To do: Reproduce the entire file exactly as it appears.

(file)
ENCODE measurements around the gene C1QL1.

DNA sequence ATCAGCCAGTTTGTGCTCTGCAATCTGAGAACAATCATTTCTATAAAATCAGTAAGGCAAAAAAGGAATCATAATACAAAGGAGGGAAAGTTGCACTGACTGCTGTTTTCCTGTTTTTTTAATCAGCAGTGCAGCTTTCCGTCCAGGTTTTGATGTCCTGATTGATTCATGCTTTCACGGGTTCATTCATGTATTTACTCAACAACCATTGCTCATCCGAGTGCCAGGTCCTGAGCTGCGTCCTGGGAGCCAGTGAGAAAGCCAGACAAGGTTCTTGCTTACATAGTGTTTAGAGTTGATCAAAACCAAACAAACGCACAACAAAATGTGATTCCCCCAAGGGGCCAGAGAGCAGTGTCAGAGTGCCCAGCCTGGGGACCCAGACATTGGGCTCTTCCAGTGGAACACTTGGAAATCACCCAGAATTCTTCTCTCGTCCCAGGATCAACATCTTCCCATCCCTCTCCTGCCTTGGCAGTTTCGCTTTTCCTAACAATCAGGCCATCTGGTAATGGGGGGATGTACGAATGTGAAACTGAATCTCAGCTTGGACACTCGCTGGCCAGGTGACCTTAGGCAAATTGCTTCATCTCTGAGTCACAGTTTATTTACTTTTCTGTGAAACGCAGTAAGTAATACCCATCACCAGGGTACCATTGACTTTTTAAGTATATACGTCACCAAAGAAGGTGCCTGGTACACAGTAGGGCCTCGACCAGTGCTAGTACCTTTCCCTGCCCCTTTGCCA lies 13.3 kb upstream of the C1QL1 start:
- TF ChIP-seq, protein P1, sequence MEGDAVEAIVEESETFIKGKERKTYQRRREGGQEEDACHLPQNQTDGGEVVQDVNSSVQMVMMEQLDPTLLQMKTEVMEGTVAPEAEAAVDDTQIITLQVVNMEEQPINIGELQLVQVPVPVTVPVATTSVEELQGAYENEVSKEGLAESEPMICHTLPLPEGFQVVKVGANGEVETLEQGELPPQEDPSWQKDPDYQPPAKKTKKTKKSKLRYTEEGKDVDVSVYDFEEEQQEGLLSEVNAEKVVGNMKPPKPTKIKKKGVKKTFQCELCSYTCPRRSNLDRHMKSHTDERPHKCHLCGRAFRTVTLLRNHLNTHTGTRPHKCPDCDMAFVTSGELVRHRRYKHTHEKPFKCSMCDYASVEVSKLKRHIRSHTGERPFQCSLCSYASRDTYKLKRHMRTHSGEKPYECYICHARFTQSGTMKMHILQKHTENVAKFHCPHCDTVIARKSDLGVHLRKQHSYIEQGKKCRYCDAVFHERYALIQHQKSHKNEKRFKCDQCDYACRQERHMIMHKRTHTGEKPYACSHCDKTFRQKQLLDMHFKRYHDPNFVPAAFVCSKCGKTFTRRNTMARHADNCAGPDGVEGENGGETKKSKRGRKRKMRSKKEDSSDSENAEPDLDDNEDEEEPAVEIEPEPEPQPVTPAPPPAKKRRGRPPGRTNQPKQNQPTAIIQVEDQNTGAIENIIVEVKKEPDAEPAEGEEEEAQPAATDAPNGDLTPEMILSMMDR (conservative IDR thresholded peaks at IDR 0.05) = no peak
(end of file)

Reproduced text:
ENCODE measurements around the gene C1QL1.

DNA sequence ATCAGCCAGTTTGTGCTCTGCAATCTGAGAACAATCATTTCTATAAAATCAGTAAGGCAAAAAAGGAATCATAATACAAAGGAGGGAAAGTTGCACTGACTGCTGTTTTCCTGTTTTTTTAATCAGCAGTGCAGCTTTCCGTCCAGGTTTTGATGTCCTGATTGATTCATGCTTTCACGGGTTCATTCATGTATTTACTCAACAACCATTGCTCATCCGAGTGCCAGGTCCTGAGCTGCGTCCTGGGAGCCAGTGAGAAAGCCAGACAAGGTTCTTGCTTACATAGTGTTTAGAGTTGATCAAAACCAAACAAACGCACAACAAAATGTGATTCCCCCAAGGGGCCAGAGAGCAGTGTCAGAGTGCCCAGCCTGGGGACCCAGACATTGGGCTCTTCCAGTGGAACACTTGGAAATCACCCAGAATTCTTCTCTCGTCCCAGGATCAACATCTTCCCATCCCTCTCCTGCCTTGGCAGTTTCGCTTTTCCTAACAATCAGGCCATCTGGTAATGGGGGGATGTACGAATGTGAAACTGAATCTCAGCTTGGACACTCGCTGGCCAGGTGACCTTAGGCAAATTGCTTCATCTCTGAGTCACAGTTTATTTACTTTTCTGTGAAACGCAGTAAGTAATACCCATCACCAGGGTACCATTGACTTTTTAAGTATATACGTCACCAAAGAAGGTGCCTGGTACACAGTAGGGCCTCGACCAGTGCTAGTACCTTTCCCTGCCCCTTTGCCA lies 13.3 kb upstream of the C1QL1 start:
- TF ChIP-seq, protein P1, sequence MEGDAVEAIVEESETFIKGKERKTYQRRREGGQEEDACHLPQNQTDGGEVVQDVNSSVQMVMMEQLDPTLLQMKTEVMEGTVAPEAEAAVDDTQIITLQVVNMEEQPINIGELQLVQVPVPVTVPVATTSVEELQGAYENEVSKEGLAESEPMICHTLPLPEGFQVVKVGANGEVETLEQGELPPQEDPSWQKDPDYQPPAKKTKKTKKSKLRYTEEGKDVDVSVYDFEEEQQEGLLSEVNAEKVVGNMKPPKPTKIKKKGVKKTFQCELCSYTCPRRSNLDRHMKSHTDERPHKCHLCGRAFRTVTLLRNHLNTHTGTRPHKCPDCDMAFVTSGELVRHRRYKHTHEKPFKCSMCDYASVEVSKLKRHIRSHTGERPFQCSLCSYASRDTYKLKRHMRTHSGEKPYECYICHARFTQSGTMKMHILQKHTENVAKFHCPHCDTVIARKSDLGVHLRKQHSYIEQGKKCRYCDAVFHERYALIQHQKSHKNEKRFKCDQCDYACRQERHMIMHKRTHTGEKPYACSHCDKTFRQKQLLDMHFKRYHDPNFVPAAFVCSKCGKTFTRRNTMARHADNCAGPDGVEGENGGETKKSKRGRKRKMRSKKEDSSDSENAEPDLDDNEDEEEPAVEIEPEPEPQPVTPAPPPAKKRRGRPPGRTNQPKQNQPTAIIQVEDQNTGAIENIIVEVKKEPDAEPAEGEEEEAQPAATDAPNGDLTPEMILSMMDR (conservative IDR thresholded peaks at IDR 0.05) = no peak